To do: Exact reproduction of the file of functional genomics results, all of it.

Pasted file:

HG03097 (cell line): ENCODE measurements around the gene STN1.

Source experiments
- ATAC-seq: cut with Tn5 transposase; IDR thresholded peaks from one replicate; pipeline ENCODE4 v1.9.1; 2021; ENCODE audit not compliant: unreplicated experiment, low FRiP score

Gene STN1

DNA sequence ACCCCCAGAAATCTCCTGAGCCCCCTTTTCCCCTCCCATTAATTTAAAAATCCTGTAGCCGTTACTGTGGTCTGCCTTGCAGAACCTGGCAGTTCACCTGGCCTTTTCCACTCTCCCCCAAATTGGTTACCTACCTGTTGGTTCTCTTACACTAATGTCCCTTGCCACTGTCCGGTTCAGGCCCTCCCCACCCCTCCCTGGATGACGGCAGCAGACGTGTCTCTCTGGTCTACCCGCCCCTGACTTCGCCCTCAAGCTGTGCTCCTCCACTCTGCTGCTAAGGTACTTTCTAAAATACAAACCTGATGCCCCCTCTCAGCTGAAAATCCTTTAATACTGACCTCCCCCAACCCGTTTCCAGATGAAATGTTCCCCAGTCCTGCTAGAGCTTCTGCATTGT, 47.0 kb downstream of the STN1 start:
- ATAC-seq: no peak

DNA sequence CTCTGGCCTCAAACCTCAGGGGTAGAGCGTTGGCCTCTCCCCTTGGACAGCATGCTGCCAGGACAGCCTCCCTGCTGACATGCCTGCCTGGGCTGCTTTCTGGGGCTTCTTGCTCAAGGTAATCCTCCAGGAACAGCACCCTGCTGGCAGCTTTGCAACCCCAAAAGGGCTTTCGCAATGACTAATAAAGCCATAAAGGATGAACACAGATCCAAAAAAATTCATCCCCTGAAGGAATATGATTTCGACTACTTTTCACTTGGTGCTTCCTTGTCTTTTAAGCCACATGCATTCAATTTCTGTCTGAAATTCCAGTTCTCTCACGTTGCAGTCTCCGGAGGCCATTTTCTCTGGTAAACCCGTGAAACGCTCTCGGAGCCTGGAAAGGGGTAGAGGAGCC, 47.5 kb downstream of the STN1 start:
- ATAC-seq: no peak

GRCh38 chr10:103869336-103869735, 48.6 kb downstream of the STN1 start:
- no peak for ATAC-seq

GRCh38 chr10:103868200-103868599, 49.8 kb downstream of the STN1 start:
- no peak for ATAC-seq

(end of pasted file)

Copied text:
HG03097 (cell line): ENCODE measurements around the gene STN1.

Source experiments
- ATAC-seq: cut with Tn5 transposase; IDR thresholded peaks from one replicate; pipeline ENCODE4 v1.9.1; 2021; ENCODE audit not compliant: unreplicated experiment, low FRiP score

Gene STN1

DNA sequence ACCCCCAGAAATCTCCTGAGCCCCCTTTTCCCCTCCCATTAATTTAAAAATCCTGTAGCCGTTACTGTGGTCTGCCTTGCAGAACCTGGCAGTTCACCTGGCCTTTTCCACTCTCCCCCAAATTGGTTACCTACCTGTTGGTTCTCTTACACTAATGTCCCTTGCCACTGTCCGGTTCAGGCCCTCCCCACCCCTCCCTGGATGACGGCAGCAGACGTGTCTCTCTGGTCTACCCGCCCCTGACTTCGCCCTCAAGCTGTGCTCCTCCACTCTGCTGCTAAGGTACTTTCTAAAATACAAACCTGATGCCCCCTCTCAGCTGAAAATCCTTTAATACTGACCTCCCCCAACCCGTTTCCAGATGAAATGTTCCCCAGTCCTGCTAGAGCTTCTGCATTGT, 47.0 kb downstream of the STN1 start:
- ATAC-seq: no peak

DNA sequence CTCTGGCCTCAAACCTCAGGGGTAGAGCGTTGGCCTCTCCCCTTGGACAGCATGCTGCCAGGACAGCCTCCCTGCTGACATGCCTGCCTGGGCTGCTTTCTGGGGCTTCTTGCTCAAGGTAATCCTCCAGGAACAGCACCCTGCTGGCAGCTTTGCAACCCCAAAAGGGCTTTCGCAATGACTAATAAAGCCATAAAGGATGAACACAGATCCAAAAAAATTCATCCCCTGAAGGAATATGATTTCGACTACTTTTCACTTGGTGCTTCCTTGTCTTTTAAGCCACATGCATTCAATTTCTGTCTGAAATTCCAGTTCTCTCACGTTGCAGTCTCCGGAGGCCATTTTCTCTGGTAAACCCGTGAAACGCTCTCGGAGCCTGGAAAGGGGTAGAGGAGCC, 47.5 kb downstream of the STN1 start:
- ATAC-seq: no peak

GRCh38 chr10:103869336-103869735, 48.6 kb downstream of the STN1 start:
- no peak for ATAC-seq

GRCh38 chr10:103868200-103868599, 49.8 kb downstream of the STN1 start:
- no peak for ATAC-seq